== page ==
In VLS integrated circuits there have been attempts at tunable delay by using single tapped-buffer chains, but their implementation has not been practical. The delay resolution has been too course for the dynamic fine tuning required to achieve the highest frequencies at which metastability occurs. Delays were also designed by the introduction of long wires of various lengths, which increased design expense and has been found to be difficult to control using automatic layout tools and standard element libraries.
Current designs of physical (true) random number generators based on flip-flop metastability use single tapped-buffer-chain fixed delay values between their inputs to violate setup and hold timings, in order to provoke metastability. Eventually, the metastable state resolves to some logic level, which is effectively random, depending on the internal noise of the flip-flops. However, the fixed delay values used by the prior art can cause the random number generator to be susceptible to environmental changes. In addition, fixed delay values at large manufacturing variations can make the circuit not work at all or not work at optimal speed.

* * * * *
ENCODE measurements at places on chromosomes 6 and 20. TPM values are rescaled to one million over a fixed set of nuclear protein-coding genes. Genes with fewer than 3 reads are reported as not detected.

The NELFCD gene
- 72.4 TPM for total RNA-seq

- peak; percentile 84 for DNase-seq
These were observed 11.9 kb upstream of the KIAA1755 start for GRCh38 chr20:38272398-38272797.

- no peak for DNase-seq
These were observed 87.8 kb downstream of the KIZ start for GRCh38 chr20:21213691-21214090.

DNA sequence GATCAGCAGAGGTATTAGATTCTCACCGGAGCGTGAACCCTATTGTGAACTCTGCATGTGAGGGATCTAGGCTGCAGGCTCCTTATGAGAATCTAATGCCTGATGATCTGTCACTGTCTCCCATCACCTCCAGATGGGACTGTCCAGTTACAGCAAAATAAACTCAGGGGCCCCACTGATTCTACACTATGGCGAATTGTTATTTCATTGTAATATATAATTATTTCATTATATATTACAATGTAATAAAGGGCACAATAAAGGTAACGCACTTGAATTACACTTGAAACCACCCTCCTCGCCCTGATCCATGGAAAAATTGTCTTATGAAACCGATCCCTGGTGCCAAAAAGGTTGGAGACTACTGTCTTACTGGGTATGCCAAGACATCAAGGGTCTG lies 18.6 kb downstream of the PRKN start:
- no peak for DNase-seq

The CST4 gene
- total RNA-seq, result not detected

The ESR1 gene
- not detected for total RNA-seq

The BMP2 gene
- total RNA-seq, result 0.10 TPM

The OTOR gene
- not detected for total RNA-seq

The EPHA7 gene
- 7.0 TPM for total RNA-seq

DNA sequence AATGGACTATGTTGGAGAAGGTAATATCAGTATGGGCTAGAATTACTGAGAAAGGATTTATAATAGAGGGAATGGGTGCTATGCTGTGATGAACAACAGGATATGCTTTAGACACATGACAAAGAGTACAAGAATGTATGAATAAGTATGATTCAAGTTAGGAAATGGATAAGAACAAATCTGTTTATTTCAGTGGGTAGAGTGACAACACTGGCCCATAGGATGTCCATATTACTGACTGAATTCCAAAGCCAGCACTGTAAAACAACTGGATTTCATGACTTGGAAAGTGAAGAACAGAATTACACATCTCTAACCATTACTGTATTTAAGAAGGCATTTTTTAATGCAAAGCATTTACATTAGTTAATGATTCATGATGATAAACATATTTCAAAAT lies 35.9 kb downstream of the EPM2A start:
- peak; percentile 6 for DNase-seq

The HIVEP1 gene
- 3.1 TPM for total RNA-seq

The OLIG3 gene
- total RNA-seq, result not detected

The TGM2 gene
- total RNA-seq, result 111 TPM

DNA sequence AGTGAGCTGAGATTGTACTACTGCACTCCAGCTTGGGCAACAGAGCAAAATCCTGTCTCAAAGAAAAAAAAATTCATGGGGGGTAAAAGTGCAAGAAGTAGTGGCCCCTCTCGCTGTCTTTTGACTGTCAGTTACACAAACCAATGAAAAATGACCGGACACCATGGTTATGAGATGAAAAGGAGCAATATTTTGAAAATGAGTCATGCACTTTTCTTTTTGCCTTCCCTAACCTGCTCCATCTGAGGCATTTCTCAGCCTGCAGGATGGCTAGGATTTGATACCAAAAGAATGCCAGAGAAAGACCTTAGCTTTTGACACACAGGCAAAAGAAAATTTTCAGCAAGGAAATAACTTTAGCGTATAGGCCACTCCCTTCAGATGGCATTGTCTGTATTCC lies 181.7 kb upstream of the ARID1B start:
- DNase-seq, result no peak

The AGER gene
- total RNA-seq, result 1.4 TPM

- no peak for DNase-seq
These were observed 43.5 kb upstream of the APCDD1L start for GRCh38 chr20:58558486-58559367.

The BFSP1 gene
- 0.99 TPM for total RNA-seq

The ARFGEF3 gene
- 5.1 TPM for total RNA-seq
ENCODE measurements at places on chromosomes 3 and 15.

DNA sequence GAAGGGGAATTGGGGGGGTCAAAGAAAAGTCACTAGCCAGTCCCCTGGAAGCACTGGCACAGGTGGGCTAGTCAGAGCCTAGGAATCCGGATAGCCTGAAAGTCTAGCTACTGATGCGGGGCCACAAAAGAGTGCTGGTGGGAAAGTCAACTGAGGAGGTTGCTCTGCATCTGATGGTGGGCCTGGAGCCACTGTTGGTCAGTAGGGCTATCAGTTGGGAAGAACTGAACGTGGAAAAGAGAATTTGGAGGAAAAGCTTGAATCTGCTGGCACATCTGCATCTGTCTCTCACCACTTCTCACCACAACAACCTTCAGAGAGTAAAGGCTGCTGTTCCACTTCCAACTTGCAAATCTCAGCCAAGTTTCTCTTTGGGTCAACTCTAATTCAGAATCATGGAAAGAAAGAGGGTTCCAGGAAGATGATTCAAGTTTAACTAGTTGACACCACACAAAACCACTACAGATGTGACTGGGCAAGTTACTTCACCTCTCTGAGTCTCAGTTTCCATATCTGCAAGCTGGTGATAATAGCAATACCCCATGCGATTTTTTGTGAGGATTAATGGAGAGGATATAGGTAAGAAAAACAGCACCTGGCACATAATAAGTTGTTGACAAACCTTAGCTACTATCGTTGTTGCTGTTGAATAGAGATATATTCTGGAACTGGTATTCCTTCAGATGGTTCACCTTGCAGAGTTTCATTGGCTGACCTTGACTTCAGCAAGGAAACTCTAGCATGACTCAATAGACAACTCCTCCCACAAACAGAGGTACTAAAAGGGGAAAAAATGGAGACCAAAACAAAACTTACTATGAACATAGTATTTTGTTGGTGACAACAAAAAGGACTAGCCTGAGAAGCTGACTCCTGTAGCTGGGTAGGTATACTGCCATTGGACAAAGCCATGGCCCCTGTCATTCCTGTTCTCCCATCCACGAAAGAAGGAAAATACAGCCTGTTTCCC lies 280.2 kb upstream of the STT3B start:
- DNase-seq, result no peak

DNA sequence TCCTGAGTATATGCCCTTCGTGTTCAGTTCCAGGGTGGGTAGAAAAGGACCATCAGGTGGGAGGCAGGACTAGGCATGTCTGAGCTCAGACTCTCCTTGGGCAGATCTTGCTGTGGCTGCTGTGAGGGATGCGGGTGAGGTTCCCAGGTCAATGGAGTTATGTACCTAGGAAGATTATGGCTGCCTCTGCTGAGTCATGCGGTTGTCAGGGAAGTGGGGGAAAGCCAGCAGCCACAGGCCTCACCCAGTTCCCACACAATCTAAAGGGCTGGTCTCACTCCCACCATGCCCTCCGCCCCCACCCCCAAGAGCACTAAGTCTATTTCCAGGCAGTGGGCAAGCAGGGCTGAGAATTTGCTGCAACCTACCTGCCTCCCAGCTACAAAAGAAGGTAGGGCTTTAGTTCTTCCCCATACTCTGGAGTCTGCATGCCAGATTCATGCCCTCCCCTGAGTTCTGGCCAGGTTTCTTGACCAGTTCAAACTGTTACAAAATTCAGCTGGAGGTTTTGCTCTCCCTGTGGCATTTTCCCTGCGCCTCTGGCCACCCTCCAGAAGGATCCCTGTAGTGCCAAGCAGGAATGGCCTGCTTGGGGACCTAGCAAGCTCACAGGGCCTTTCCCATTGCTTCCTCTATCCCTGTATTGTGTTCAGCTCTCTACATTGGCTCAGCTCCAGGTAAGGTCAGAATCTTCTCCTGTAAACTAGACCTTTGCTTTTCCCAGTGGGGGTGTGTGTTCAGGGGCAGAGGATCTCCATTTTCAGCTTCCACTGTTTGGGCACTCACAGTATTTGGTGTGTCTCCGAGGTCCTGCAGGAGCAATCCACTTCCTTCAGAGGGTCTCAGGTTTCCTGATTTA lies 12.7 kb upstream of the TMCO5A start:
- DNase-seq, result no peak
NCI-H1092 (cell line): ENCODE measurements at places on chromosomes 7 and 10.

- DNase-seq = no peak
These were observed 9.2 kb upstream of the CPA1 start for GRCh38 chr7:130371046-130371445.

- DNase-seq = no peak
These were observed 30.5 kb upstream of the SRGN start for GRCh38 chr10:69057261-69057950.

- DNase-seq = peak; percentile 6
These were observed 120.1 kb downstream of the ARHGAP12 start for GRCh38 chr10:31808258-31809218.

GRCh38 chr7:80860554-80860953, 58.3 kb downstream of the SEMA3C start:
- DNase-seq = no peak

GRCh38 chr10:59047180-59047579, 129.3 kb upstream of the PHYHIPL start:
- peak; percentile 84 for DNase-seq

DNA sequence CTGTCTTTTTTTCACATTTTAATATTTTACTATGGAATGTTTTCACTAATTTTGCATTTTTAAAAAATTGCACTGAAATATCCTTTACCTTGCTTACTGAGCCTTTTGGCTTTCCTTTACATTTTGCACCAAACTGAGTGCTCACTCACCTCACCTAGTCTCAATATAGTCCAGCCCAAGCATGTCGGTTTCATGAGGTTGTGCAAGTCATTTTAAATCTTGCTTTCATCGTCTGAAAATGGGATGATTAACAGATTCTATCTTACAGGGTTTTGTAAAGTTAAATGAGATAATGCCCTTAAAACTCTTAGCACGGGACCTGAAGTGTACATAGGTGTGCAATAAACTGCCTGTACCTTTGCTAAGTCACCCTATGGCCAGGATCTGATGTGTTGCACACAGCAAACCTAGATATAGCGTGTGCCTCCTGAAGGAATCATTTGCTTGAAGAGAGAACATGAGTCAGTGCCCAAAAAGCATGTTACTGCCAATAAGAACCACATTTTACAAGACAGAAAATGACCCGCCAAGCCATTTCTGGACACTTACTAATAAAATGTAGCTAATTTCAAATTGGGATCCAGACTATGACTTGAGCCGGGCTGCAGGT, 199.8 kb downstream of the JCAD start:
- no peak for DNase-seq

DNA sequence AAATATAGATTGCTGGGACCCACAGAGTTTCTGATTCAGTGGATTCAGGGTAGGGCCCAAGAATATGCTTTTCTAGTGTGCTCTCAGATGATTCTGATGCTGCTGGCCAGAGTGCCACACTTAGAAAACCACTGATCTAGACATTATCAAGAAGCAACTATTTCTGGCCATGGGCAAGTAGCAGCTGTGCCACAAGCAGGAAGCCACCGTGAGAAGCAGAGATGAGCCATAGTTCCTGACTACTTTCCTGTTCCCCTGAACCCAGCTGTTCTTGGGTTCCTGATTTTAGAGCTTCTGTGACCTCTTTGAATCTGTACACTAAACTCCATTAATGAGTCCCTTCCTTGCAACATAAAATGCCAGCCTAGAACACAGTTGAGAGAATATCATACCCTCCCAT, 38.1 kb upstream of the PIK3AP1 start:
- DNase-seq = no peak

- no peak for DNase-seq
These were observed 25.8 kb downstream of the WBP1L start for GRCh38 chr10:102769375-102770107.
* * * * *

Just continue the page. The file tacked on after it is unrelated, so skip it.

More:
The present invention provides a random number generator, and a method of random number generation by exclusive-or-ing (XOR-ing) the output of a large number of individual flip-flops. The variation of the physical layout of the flip-flops ensures the necessary variance of the delays. The present invention eliminates the requirement of explicitly designing the circuit for different delay values, as shown, for example, by the introduction of delay units 112 and 114 in
It is understood by persons of ordinary skill in the art that the types of gates shown herein below were selected for explanatory purposes, and there can be different arrangements of different type of gates (NAND, NOR, XOR, etc.) in terms of size, function and connectivity that fall within the spirit of the invention and the scope of the appended claims.
However, if the input to the circuit does not come from the output of a metastable flip-flop, the output is deterministic in that it is directly derived from the clock 205 and the input applied at the gate D of flip-flop 110.
Rather than force a single flip-flop into a metastable state, It is proposed by the inventor to use a large number (e.g., several thousand) of slightly different flip-flops. One or a few of them become metastable, producing random output. By XOR-ing all of their outputs, which is equivalent to calculating the parity of all the outputs, the invention provides a random signal without knowing which of the particular flip-flops are behaving randomly and which are acting deterministically.